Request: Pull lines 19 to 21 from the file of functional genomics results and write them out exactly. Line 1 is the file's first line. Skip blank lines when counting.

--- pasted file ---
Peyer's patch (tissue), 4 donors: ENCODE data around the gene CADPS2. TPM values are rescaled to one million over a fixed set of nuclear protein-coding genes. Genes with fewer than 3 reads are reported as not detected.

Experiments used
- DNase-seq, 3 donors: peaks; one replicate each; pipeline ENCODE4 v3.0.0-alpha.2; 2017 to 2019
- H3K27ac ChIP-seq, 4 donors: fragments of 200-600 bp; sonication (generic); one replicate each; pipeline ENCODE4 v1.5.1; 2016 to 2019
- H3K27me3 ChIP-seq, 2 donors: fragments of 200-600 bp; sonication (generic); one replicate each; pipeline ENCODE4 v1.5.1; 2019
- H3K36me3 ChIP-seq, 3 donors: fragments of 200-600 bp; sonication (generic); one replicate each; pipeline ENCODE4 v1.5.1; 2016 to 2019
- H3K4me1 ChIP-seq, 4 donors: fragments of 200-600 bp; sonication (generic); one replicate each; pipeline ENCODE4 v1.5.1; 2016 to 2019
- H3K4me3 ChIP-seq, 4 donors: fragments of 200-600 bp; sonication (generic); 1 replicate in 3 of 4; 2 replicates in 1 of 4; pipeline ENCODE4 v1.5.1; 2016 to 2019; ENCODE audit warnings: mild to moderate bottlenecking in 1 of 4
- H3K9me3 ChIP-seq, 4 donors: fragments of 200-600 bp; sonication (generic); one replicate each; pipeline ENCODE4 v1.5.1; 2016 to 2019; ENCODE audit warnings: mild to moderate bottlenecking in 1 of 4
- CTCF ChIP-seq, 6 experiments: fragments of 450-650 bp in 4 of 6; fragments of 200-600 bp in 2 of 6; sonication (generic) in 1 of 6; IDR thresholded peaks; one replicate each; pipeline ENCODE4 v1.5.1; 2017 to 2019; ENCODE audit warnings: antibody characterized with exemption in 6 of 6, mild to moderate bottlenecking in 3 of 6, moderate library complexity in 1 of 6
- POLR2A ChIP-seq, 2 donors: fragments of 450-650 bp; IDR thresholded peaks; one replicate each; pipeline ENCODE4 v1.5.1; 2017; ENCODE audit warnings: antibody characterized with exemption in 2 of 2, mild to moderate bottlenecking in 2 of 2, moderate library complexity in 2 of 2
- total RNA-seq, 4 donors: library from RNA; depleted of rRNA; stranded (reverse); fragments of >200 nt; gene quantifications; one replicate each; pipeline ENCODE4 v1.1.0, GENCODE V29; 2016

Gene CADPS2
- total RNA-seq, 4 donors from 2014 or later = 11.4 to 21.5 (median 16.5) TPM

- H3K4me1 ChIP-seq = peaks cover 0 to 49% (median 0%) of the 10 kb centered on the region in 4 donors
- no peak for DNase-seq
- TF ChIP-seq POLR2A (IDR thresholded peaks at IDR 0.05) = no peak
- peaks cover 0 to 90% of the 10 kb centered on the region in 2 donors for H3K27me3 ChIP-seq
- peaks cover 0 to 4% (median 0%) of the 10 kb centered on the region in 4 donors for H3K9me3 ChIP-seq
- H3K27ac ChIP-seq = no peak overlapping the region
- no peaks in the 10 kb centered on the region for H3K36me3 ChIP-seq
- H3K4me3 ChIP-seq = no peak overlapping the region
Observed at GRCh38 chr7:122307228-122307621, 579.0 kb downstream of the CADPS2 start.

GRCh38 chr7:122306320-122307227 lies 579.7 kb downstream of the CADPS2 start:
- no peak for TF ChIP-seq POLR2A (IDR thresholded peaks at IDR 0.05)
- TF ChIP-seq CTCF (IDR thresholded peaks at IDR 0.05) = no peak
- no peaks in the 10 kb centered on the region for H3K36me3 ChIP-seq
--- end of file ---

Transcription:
- peaks cover 0 to 4% (median 0%) of the 10 kb centered on the region in 4 donors for H3K9me3 ChIP-seq
- H3K27ac ChIP-seq = no peak overlapping the region
- no peaks in the 10 kb centered on the region for H3K36me3 ChIP-seq